||This article's lead section may not adequately summarize key points of its contents. (September 2014)|
Male privilege is a term for social, economic, and political advantages or rights that are made available to men solely on the basis of their sex. A man's access to these benefits may also depend on other characteristics such as race, sexual orientation and social class.
Male privilege is often examined with the concept of patriarchy.
In legal cases alleging discrimination, "sex" is usually preferred as the determining factor rather than "gender", because it refers to biology rather than socially constructed norms which are more open to interpretation and dispute.[better source needed] In "Defining Male and Female: Intersexuality and the Collision Between Law and Biology", Julie Greenberg explains that although gender and sex are separate concepts, they are interlinked in that gender discrimination often results from stereotypes based on what is expected of members of each sex. In J.E.B. v. Alabama ex rel. T.B., Justice Scalia distinguishes sex and gender:
The word ‘gender’ has acquired the new and useful connotation of cultural or attitudinal characteristics (as opposed to physical characteristics) distinctive to the sexes. That is to say, gender is to sex as feminine is to female and masculine is to male.
Thus, biologically "male" privilege is only one of many power structures that may exist within a given society, and levels/manifestations of male privilege differ among both similar and disparate societies, as well as in different contexts within the same society. The term "male privilege" does not apply to a solitary occurrence of the use of power, but rather describes one of many systemic power structures that are interdependent and interlinked throughout societies and cultures.
||The examples and perspective in this article deal primarily with the English-speaking world and do not represent a worldwide view of the subject. (September 2014)|
Some linguistic conventions have privileged men and the male perspective and suggested that maleness is the societal norm. In English, nouns such as "man" or "mankind" and forms of address like "you guys" are routinely used for women while it is not accepted to refer to men as women. Associating a man with something feminine and calling him girl or sissy is usually considered an insult. Expressions like "freshmen" or occupational titles such as "chairman" are supposed to apply to both sexes and many prestigious occupations are implicitly associated with men so that people use modifiers such as "woman doctor" or "lady doctor" to signal deviations from the norm that doctors are usually men. Male images and exclusively male language for deities such as referring to God as "he" or "father" have reinforced male privilege. Men's greater resemblance to God has been used to justify men's religious and cultural position.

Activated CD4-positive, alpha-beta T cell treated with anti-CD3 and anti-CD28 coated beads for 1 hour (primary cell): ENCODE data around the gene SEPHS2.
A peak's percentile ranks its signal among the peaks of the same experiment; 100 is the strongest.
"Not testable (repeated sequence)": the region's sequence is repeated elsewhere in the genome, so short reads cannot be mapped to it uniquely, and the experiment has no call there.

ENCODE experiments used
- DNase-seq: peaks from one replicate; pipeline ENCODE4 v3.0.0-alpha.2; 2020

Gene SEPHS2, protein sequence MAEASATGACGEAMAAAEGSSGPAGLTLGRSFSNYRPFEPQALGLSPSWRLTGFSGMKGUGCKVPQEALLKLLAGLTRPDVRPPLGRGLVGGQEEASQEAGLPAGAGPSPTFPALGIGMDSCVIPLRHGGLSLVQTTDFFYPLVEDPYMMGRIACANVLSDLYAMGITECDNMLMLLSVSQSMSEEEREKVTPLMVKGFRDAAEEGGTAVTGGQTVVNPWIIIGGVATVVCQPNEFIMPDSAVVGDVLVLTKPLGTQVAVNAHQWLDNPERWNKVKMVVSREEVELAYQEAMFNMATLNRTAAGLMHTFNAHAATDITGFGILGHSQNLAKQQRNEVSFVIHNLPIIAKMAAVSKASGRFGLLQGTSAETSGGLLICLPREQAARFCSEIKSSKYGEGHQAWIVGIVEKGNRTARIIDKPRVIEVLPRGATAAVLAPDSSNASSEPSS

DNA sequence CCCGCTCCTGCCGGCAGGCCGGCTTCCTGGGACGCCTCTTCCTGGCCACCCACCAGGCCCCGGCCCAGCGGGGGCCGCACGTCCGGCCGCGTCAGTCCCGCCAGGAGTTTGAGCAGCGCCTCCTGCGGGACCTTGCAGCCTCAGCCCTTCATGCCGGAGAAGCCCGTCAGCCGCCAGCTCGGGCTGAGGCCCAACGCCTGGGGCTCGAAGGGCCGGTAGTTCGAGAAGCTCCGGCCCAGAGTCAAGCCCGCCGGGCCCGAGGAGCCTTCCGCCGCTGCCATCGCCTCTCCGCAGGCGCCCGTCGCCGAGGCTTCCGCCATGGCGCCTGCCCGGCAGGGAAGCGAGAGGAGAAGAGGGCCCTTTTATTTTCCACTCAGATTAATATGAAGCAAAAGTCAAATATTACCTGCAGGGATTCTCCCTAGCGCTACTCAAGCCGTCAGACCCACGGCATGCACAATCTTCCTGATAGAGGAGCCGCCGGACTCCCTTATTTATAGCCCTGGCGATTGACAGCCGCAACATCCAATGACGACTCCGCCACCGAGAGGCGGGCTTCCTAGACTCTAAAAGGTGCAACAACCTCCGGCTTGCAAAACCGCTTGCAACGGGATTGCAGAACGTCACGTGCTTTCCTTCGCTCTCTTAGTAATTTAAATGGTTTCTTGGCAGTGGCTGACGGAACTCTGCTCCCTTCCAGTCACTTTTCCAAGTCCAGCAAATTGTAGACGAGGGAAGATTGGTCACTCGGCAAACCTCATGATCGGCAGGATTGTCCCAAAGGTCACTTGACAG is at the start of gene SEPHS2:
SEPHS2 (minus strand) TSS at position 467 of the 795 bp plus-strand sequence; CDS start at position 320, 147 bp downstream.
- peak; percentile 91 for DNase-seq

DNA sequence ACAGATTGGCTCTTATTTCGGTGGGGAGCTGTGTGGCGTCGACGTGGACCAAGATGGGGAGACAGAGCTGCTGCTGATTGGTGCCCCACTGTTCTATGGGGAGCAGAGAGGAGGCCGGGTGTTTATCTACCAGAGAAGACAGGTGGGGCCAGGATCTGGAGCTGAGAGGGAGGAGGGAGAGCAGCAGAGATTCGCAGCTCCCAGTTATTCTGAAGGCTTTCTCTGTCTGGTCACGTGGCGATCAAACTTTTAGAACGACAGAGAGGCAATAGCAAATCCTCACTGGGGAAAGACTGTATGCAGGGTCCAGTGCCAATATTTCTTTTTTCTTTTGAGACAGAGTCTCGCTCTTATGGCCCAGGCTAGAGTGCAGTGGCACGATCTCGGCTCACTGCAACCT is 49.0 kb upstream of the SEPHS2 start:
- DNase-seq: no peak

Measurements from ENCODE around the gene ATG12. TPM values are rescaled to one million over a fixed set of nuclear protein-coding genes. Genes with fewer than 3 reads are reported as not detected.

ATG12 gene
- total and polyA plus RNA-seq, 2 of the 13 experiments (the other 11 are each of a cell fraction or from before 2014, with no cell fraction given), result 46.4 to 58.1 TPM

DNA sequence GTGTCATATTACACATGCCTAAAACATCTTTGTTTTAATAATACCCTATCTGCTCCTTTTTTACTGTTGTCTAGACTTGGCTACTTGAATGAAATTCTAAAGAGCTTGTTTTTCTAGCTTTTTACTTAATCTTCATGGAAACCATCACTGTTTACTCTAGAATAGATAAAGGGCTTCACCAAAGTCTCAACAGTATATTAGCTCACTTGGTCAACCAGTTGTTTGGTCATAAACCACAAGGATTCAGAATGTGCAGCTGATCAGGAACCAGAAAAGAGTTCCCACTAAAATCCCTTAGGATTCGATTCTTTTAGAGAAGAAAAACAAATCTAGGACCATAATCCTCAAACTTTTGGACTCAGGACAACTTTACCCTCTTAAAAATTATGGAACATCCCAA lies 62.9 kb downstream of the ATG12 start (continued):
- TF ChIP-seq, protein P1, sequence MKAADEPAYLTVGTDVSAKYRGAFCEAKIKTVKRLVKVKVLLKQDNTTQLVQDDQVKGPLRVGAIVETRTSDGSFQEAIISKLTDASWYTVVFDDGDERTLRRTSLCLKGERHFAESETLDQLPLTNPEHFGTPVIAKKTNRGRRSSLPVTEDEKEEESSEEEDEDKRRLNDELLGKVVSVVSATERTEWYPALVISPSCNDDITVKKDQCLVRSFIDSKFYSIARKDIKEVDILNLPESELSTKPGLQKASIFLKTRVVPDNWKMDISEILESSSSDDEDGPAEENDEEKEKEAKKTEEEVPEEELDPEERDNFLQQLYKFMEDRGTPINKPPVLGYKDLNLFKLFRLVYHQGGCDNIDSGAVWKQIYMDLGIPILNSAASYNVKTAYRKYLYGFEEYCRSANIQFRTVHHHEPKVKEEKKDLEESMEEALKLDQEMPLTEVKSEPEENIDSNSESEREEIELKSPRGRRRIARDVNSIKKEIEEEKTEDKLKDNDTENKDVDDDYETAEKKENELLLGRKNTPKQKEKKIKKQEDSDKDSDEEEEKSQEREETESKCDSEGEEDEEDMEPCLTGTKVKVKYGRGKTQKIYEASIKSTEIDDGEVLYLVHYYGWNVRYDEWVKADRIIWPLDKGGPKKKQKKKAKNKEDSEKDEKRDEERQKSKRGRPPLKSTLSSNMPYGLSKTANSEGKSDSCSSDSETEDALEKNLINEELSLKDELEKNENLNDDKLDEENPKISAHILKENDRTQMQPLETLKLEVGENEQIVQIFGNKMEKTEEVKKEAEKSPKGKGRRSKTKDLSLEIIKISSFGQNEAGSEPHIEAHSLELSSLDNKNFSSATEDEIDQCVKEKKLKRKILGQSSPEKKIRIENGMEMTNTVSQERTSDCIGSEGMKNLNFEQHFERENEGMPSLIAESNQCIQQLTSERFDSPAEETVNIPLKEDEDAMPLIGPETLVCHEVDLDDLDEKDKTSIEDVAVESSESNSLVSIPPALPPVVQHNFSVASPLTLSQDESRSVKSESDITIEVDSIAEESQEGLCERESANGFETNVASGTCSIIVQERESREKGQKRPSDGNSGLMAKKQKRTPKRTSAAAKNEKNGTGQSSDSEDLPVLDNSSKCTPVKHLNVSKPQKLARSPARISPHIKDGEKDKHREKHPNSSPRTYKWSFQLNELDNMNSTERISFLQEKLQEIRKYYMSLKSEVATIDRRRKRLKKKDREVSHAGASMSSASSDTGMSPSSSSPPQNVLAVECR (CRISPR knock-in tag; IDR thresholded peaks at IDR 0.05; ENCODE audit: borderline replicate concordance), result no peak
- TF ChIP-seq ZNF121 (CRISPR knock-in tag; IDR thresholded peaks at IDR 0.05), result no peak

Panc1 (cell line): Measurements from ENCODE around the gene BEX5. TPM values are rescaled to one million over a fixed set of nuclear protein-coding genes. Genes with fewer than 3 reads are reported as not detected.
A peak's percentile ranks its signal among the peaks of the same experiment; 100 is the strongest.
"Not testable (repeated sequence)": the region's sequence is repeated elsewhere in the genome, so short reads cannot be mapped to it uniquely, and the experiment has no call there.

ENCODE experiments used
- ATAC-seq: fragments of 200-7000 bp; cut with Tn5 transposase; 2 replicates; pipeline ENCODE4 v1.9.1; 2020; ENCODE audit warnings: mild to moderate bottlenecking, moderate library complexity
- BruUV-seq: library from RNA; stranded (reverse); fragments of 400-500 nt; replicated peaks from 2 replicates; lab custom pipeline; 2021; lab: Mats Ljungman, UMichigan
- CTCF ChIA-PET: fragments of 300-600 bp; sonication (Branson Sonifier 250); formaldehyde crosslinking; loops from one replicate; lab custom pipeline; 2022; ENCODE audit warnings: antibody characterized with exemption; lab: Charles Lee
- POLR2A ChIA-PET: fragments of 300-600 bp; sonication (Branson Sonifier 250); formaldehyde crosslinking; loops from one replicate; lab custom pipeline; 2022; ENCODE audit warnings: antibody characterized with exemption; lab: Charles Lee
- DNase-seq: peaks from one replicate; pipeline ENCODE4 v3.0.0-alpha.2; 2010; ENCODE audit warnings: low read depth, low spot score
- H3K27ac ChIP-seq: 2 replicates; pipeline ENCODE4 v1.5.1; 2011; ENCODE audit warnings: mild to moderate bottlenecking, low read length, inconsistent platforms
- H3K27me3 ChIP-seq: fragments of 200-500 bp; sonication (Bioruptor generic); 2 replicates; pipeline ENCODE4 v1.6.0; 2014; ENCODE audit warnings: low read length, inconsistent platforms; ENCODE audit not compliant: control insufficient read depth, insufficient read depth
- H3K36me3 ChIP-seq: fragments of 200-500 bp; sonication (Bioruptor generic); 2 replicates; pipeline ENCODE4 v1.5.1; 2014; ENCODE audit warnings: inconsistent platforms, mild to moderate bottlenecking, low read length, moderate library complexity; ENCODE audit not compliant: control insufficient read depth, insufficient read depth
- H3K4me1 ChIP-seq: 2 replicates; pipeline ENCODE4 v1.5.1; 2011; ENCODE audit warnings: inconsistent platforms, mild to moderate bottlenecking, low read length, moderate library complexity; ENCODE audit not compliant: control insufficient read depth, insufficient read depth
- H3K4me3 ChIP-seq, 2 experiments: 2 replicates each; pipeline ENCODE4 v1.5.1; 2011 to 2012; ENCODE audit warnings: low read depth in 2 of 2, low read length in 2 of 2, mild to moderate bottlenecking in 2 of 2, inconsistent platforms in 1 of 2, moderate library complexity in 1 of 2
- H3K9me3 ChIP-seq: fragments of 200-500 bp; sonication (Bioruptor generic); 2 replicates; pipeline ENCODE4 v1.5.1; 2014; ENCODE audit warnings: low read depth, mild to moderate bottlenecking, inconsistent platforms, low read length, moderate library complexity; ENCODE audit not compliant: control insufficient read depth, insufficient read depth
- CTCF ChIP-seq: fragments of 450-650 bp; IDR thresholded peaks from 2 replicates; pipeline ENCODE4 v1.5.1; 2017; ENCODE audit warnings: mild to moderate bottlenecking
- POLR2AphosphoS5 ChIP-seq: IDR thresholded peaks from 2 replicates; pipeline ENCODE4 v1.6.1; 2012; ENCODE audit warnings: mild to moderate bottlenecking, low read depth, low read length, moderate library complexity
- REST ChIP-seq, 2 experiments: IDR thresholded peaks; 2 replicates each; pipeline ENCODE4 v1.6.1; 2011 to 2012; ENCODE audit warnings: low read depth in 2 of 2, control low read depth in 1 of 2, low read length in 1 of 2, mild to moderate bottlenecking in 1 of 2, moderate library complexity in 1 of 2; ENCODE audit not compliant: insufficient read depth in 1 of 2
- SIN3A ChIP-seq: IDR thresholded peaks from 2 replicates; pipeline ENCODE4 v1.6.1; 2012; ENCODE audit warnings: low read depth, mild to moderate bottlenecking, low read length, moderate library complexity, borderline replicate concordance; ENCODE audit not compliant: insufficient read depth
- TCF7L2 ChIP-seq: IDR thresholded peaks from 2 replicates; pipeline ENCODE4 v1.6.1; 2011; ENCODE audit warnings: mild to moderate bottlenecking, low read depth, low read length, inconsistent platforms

Similarly, the third-person singular pronoun "he" is used as a sex-indefinite, generic form for all people (e.g., "anyone can do it if he tries") whereas the use of "she" to refer to people in general is not allowed. Masculine generics were first introduced by prescriptive grammarians in the 19th century who argued that "he" was the only correct sex-indefinite referent. Prior to that, singular "they" and "he or she" had been widely used in written and spoken English. In 1850 a special Act of Parliament was passed that legally proscribed singular "they" and "he or she" in favor of "he". According to one study, the Basque language is structured in such a way as to create an "iconic relationship" between authentic Basque identity and masculinity.
In many societies including India and China male offspring are privileged and favored over female children. Some manifestations of son preference and the devaluation of women are eliminating unwanted daughters through neglect, maltreatment, abandonment, as well as female infanticide and feticide despite laws that prohibit infanticide and sex-selective pregnancy termination. In India some of these practices have contributed to skewed sex ratios in favor of male children at birth and in the first five years. Other examples of privileging male offspring are special "praying for a son" ceremonies during pregnancy, more ceremony and festivities following the birth of a boy, listing and introducing sons before daughters, and common felicitations that associate good fortune and well-being with the number of sons.
Reasons given for preferring sons to daughters include sons' role in religious family rites, which daughters are not permitted to perform, and the belief that sons are permanent members of the birth family whereas daughters belong to their husband's family after marriage in accordance with patrilocal tradition. Other reasons include patrilineal customs whereby only sons can carry on the family name, the obligation to pay dowry to a daughter's husband or his family, and the expectation that sons will support their birth parents financially while it is regarded as undesirable or shameful to receive financial support from daughters.
Men's rights activists dispute that men as a group have institutional power and privilege and believe that men are victimized and disadvantaged relative to women. For example, men's rights activists Warren Farrell and Herb Goldberg believe that men are disadvantaged and discriminated against and that power is an illusion for most men. Goldberg has criticized the notion of male privilege, calling it a "myth". In The Myth of Male Power, "a debunking of the myth of men as a privileged class" Farrell points to the over-representation of men among groups such as the homeless, suicides, alcoholics, the victims of violent crime and prisoners.
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